The restoration plan, which was released in April, outlined a vision for the city aimed at including several of those in-demand amenities.
Among other things, Pennington Avenue, where the Opera House and STAR Centre are located, would become what the report described as the city’s “civic spine.” The report said the avenue would include a linear park with “art and storytelling opportunities woven into the space to reflect the history of the street and Havre de Grace.”
The Susquehanna River would be connected more closely to downtown through pedestrian and bike-friendly access points off of St. John Street, while a new pier off of Green Street would allow boaters to dock their boats, disembark and visit downtown businesses.
Finally, Washington Street, which the report described as “the beating heart of Havre de Grace” would continue to feature a mix of restaurants, outdoor cafes and shopping, while also serving as a site for city festivals and special events.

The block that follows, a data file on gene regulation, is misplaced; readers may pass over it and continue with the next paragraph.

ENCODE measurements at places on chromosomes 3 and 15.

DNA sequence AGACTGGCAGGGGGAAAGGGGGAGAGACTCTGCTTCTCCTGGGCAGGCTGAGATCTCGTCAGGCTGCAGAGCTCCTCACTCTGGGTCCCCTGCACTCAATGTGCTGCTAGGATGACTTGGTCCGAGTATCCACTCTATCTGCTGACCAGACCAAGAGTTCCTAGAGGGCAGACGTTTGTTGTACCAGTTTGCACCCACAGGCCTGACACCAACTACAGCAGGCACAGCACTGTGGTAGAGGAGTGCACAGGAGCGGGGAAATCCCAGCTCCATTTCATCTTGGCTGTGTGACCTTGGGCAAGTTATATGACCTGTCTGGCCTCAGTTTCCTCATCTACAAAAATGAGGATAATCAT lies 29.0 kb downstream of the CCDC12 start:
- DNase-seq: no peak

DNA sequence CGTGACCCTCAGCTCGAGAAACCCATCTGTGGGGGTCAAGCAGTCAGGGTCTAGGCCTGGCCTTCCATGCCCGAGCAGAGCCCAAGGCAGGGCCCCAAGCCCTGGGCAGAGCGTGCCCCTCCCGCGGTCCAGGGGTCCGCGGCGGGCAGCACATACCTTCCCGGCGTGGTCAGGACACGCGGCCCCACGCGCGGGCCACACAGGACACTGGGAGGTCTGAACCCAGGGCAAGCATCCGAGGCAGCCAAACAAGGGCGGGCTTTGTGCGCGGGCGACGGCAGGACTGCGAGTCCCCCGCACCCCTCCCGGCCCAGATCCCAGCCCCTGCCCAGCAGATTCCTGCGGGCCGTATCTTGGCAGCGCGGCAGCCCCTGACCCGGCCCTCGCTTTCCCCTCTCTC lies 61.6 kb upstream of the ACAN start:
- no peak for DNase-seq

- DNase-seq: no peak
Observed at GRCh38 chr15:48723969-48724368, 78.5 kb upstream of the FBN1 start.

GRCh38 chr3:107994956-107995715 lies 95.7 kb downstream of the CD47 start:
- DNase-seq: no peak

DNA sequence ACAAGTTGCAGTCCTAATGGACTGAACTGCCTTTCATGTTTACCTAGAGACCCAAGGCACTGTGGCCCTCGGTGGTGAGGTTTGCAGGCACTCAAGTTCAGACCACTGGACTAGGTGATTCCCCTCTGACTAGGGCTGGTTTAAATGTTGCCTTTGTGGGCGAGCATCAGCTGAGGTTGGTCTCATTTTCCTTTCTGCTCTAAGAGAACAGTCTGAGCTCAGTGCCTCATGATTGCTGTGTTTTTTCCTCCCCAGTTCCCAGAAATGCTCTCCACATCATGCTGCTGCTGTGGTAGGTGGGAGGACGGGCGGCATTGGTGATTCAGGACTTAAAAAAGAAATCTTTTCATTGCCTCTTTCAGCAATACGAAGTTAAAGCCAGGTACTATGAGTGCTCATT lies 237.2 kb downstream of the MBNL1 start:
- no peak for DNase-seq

One new feature of city life — an electric trolley service known a “The Tide” — was introduced in mid-May. Four trolleys traverse a 3.5-mile wide loop between Millard Tydings Memorial Park and the Susquehanna Museum at the Lock House during weekends and for special events. The service will be free for at least the first year, though officials say that a small fee might be imposed later to help defray maintenance costs.
Rob Tucker, an actor, director and theater teacher at Edgewood High School, thinks that Havre de Grace’s renewed investment in the arts has the potential to draw tourists and boost the city’s economy. But more important, he thinks it will encourage performers and audience members to expand their imaginations and think outside the box.
“For a municipality to provide performance spaces like the Opera House and STAR Centre is a real service,” he said.
“It’s a vehicle for the creation of art and ingenuity, and that helps move our community forward.”